Clinton Bond

AAA

DEFINITION of 'Clinton Bond'

A debt investment that is said to have no principal, no interest and no maturity value. A Clinton bond is in reference to President Bill Clinton's low-interest-rate policies that had bondholders lose billions of dollars early in his presidency. Inflation fears caused yields to increase temporarily, and the bond market collapsed. These fears were unfounded, however, with Clinton choosing to balance the budget instead of increasing the federal deficit, allowing bond prices to recover.

INVESTOPEDIA EXPLAINS 'Clinton Bond'

Former President Bill Clinton's well-documented "extravagances" formed the foundation for this type of bond. Clinton bonds are also known as "Quayle bonds", named after former Vice-President Dan Quayle. This rarely seen slang term is more often used to make a point, than to actually represent a market bond.

RELATED TERMS
  1. Bond

    A debt investment in which an investor loans money to an entity ...
  2. Obamanomics

    A buzzword used to describe the economic philosophies of United ...
  3. Principal

    1. The amount borrowed or the amount still owed on a loan, separate ...
  4. Maturity

    The period of time for which a financial instrument remains outstanding. ...
  5. A Ton Of Money

    A slang term used to describe a significant amount of money. ...
  6. Interest

    1. The charge for the privilege of borrowing money, typically ...
RELATED FAQS
  1. Who are the key players in the bond market?

    The bond market can essentially be broken down into three main groups: issuers, underwriters and purchasers. The issuers ... Read Full Answer >>
  2. Where can I find year-to-date (YTD) returns for benchmarks?

    Benchmarks are securities or groups of securities against which investment performance is analyzed. Examples of popular equity ... Read Full Answer >>
  3. What is the effective interest method of amortization?

    The effective interest method is an accounting practice used for discounting a bond. This method is used for bonds sold at ... Read Full Answer >>
  4. Under what circumstances would someone enter into a repurchase agreement?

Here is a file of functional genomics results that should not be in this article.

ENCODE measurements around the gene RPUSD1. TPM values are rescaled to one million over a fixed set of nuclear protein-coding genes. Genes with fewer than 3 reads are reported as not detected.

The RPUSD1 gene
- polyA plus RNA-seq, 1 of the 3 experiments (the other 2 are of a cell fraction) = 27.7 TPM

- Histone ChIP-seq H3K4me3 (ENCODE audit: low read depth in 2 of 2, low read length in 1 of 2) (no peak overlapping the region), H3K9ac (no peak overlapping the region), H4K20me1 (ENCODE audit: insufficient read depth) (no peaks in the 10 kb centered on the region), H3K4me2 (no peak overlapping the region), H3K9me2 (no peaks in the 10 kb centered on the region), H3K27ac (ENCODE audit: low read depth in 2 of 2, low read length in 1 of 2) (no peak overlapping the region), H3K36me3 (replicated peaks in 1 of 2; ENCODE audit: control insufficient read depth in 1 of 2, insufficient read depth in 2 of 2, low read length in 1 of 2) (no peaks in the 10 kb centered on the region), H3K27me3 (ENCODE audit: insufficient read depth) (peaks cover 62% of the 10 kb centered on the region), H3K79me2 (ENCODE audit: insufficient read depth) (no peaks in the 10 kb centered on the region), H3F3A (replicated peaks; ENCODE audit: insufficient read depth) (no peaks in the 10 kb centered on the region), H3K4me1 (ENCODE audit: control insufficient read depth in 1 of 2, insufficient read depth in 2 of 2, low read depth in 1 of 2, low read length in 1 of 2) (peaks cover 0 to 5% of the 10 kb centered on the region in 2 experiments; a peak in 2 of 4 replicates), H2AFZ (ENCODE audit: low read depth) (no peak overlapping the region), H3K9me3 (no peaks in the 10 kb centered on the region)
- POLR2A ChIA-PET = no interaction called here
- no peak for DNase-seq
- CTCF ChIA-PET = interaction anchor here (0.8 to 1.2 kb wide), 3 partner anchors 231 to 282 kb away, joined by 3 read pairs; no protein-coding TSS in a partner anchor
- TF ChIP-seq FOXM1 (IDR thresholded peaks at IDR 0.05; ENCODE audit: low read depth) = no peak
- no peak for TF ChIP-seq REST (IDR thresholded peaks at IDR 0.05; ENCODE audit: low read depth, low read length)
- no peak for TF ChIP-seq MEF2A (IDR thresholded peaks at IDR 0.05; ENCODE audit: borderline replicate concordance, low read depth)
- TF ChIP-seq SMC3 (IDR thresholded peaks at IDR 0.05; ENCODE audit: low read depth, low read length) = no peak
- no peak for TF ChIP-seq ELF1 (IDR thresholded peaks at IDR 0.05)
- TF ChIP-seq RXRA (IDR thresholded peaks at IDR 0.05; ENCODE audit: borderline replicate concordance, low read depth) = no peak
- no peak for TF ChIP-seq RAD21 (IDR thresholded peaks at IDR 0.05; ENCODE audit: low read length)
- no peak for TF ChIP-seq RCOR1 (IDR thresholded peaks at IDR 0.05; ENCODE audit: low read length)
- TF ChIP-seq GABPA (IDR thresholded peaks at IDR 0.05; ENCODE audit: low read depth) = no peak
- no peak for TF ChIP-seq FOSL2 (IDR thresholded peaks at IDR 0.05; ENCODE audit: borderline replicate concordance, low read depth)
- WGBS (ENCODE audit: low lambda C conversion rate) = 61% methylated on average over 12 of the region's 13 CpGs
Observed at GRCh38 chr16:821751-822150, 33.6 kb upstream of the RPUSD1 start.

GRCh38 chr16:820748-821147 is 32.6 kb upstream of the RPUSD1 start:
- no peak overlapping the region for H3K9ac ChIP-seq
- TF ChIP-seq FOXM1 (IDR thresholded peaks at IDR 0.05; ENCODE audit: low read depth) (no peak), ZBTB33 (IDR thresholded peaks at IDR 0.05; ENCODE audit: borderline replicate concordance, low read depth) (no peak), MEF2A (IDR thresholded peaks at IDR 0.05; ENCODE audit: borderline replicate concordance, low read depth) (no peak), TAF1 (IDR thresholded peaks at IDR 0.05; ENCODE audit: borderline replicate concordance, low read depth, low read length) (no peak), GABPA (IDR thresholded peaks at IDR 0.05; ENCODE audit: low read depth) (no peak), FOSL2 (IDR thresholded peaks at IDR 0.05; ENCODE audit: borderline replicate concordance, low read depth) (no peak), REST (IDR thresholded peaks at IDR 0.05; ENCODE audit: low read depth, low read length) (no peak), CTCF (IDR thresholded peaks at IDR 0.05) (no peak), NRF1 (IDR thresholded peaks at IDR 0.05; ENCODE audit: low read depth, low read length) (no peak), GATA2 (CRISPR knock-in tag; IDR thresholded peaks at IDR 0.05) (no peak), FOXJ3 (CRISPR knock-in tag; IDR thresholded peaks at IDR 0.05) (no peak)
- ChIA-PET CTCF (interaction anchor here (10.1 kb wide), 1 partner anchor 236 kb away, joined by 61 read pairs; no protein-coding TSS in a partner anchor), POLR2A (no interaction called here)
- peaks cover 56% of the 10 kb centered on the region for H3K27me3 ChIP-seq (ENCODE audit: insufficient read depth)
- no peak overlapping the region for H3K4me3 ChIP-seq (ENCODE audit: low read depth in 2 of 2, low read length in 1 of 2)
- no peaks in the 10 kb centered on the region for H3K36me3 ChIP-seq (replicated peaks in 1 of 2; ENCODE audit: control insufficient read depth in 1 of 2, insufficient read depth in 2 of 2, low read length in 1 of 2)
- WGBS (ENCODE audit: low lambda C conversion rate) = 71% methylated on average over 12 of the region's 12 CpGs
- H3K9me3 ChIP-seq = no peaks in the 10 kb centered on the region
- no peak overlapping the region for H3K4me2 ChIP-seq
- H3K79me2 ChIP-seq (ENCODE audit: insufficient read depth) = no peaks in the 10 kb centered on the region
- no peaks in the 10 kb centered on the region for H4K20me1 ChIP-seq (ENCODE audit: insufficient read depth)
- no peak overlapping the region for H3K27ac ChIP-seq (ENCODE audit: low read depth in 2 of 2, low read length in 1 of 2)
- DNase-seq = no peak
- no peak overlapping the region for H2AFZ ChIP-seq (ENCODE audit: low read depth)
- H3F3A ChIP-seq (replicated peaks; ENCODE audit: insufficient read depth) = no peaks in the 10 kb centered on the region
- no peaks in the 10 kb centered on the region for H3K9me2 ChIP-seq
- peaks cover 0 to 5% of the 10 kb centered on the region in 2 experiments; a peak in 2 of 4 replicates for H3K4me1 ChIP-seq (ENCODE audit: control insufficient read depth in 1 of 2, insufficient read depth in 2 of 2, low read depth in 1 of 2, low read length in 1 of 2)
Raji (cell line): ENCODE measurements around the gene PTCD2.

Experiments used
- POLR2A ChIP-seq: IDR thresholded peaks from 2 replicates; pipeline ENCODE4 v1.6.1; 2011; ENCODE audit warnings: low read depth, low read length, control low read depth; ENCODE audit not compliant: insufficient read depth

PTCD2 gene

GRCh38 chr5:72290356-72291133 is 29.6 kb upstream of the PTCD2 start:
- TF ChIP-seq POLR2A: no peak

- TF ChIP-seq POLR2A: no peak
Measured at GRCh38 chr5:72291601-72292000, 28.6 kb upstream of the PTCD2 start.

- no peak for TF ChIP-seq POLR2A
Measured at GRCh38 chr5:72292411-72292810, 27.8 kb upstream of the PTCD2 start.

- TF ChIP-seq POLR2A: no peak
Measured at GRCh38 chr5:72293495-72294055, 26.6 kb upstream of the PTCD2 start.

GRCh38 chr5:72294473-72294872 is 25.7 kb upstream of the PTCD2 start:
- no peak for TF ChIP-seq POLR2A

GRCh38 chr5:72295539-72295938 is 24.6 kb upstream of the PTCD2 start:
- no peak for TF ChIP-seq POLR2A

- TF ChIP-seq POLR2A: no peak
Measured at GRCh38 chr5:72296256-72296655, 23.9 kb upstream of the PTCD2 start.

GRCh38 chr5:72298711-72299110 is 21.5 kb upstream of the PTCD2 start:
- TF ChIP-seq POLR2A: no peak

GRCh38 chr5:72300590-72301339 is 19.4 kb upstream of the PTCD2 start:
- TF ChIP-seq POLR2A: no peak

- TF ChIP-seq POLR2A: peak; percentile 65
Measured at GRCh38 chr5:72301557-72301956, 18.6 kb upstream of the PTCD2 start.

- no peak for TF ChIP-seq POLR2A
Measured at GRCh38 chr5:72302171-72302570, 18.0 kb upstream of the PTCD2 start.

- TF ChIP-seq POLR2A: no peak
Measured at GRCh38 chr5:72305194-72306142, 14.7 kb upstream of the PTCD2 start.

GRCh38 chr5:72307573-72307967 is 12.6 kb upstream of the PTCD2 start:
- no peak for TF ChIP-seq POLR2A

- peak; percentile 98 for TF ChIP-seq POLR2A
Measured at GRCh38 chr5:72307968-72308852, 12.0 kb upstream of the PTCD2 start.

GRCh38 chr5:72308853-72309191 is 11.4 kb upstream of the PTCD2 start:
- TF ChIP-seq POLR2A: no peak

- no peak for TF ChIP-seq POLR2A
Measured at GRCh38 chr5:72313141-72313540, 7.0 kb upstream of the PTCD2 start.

In finance, a repurchase agreement represents a contract between two parties, where one party sells a security to the other ... Read Full Answer >>
  5. What type of asset allocation should I use if I am already retired?

    Among investors, asset allocation is a topic of discussion that receives a great deal of weight during the asset accumulation ... Read Full Answer >>
  6. What happens to the price of a premium bond as it approaches maturity?

    The price of a premium bond will decrease toward par value as the bond approaches maturity. Premium Bonds Vs. Discount Bonds All ... Read Full Answer >>
Related Articles
  1. Bonds & Fixed Income

    Coping With Inflation Risk

    Inflation is less dramatic than a crash, but it can be more devastating to your portfolio.
  2. Economics

    What Is Fiscal Policy?

    Learn how governments adjust taxes and spending to moderate the economy.
  3. Bonds & Fixed Income

    How Bond Market Pricing Works

    Learn the basic rules that govern how bond prices are determined.
  4. Mutual Funds & ETFs

    The Bond Market: A Look Back

    Find out how fixed-income investments evolved in the past century and what it means today.
  5. Bonds & Fixed Income

    Why Bad Bonds Get Good Ratings

    Credit ratings are not the only tool to rely on when assessing bonds. Find out why they sometimes fall short.
  6. Economics

    What You Should Know About Inflation

    Find out how this figure relates to your investment portfolio.
  7. Investing Basics

    Interest Rates And Your Bond Investments

    By understanding the factors that influence interest rates, you can learn to anticipate their movement and profit from it.
  8. Retirement

    Bond Basics Tutorial

    Investing in bonds - What are they, and do they belong in your portfolio?
  9. Economics

    What's a Maturity Date?

    Maturity date is the final date when any remaining principal and any unpaid interest are due on a debt.
  10. Professionals

    Worried About Stocks? Try on Convertibles

    Convertibles are a good hedge against equity market risk (if you're o.k. with losing a bit of upside potential).

You May Also Like

Hot Definitions
  1. Multicurrency Note Facility

    A credit facility that finances short- to medium-term Euro notes. Multicurrency note facilities are denominated in many currencies. ...
  2. National Currency

    The currency or legal tender issued by a nation's central bank or monetary authority. The national currency of a nation is ...
  3. Treasury Yield

    The return on investment, expressed as a percentage, on the debt obligations of the U.S. government. Treasuries are considered ...
  4. Bund

    A bond issued by Germany's federal government, or the German word for "bond." Bunds are the German equivalent of U.S. Treasury ...
  5. European Central Bank - ECB

    The central bank responsible for the monetary system of the European Union (EU) and the euro currency. The bank was formed ...
  6. Quantitative Easing

    An unconventional monetary policy in which a central bank purchases private sector financial assets in order to lower interest ...
Trading Center
×

You are using adblocking software

Want access to all of Investopedia? Add us to your “whitelist”
so you'll never miss a feature!